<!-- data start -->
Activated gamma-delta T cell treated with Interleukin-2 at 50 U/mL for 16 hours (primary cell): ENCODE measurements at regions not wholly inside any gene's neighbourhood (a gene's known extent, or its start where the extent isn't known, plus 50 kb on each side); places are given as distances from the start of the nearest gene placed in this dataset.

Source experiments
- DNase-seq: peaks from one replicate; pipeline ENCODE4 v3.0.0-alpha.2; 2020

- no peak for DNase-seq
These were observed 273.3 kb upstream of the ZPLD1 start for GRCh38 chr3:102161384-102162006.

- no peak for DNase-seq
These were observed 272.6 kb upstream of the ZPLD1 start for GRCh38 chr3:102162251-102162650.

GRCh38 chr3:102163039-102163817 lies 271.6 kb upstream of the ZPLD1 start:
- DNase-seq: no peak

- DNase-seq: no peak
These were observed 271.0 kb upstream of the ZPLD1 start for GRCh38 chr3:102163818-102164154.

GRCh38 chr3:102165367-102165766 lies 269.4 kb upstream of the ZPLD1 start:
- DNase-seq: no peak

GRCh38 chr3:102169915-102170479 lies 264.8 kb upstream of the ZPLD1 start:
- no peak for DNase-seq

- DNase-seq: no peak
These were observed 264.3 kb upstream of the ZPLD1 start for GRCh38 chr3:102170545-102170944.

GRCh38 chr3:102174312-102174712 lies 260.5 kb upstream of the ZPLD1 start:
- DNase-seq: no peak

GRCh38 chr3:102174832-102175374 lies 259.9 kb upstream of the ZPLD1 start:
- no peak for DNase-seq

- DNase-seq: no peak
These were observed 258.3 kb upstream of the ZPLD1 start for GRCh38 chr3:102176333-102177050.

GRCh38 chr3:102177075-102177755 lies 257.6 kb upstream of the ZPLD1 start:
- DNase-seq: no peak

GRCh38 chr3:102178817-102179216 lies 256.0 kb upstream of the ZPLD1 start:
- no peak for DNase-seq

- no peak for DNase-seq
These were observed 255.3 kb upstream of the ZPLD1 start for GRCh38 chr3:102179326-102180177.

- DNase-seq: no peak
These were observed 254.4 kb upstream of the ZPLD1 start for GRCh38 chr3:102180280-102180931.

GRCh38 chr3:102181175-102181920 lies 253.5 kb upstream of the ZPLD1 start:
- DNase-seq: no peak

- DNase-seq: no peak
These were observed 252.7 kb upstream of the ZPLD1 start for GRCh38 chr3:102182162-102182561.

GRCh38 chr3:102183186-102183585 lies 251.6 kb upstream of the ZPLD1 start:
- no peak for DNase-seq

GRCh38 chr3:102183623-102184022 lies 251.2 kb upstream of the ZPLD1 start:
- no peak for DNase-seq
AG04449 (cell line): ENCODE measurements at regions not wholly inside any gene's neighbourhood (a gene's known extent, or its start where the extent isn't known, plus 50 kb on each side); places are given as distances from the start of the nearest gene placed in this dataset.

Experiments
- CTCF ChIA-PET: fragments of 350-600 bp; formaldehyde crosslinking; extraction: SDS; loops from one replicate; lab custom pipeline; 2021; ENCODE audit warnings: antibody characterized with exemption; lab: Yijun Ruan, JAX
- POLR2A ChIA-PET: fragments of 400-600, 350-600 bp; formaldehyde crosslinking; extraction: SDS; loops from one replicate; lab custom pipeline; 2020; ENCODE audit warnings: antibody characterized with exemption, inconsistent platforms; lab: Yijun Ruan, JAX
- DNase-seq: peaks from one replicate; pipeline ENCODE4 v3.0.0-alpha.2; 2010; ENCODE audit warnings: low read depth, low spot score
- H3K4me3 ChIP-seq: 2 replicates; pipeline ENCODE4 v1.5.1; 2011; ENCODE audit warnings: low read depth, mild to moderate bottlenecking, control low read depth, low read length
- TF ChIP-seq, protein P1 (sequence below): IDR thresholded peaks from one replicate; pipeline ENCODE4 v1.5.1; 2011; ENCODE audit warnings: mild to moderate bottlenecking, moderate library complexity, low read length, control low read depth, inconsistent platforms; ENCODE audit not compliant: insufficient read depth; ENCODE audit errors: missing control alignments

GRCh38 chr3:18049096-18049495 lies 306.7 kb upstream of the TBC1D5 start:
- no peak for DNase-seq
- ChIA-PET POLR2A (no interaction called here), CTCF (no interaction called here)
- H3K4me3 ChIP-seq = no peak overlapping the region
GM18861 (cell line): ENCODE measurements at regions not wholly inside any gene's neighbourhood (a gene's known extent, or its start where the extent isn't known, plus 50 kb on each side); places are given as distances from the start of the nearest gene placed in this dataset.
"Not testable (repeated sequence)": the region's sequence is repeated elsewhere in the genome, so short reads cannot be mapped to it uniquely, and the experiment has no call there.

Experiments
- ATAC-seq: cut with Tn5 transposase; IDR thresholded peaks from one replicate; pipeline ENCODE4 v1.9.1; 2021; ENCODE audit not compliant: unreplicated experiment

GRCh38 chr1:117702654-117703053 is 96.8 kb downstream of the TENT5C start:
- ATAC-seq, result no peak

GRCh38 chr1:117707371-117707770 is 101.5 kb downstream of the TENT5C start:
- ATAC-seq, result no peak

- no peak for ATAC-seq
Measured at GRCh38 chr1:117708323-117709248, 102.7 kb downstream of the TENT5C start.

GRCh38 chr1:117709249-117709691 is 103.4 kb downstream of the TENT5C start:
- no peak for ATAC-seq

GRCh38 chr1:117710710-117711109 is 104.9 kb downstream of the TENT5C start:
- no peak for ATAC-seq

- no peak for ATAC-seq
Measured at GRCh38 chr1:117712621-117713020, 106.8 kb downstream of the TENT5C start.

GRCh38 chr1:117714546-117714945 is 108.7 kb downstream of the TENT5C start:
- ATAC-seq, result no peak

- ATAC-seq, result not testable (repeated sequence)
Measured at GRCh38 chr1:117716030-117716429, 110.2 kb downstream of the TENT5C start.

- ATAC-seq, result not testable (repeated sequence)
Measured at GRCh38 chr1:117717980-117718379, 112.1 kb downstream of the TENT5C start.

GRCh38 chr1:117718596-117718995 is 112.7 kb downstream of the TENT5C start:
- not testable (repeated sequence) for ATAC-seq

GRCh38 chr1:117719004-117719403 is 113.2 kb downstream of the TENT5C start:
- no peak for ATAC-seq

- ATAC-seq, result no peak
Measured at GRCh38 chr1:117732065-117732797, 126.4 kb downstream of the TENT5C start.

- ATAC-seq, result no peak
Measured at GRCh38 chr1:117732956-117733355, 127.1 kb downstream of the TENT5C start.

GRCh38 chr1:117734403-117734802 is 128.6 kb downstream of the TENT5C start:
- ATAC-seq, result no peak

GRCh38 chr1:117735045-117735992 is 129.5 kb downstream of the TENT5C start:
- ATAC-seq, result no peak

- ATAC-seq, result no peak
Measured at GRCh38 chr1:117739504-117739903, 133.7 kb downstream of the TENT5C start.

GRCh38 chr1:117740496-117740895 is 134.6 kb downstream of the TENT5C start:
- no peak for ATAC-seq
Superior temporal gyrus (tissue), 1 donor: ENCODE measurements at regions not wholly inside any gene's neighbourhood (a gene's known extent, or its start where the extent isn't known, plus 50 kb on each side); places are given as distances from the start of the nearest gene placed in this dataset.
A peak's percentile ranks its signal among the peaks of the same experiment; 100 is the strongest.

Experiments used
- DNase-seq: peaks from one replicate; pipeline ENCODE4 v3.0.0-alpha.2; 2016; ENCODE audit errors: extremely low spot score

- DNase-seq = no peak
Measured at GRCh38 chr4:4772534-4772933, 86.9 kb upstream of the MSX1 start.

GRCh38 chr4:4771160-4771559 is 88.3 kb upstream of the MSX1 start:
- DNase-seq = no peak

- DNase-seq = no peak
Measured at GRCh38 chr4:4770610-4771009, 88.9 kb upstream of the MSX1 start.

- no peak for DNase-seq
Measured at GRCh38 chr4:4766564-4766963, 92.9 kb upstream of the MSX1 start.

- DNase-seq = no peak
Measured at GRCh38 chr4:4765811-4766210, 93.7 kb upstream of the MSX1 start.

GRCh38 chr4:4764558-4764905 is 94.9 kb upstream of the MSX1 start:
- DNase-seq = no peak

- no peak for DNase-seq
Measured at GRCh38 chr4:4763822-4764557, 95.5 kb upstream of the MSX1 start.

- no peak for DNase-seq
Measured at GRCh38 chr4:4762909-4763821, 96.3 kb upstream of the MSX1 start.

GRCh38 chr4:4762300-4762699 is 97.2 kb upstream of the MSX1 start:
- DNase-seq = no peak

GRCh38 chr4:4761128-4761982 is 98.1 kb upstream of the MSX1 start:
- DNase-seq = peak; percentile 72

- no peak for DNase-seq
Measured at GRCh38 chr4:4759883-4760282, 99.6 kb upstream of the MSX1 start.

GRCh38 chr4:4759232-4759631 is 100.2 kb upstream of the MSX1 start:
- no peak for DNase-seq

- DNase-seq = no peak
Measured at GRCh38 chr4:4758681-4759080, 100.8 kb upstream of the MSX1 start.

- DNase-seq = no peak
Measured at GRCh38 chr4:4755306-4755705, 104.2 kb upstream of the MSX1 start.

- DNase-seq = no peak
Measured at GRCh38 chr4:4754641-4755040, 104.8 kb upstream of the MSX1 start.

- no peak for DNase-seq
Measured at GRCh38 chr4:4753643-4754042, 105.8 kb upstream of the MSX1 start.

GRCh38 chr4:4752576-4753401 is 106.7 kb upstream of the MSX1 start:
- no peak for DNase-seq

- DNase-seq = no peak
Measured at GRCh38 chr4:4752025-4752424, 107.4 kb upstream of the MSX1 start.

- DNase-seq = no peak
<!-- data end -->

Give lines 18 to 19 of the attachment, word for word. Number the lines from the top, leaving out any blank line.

GRCh38 chr3:102174312-102174712 lies 260.5 kb upstream of the ZPLD1 start:
- DNase-seq: no peak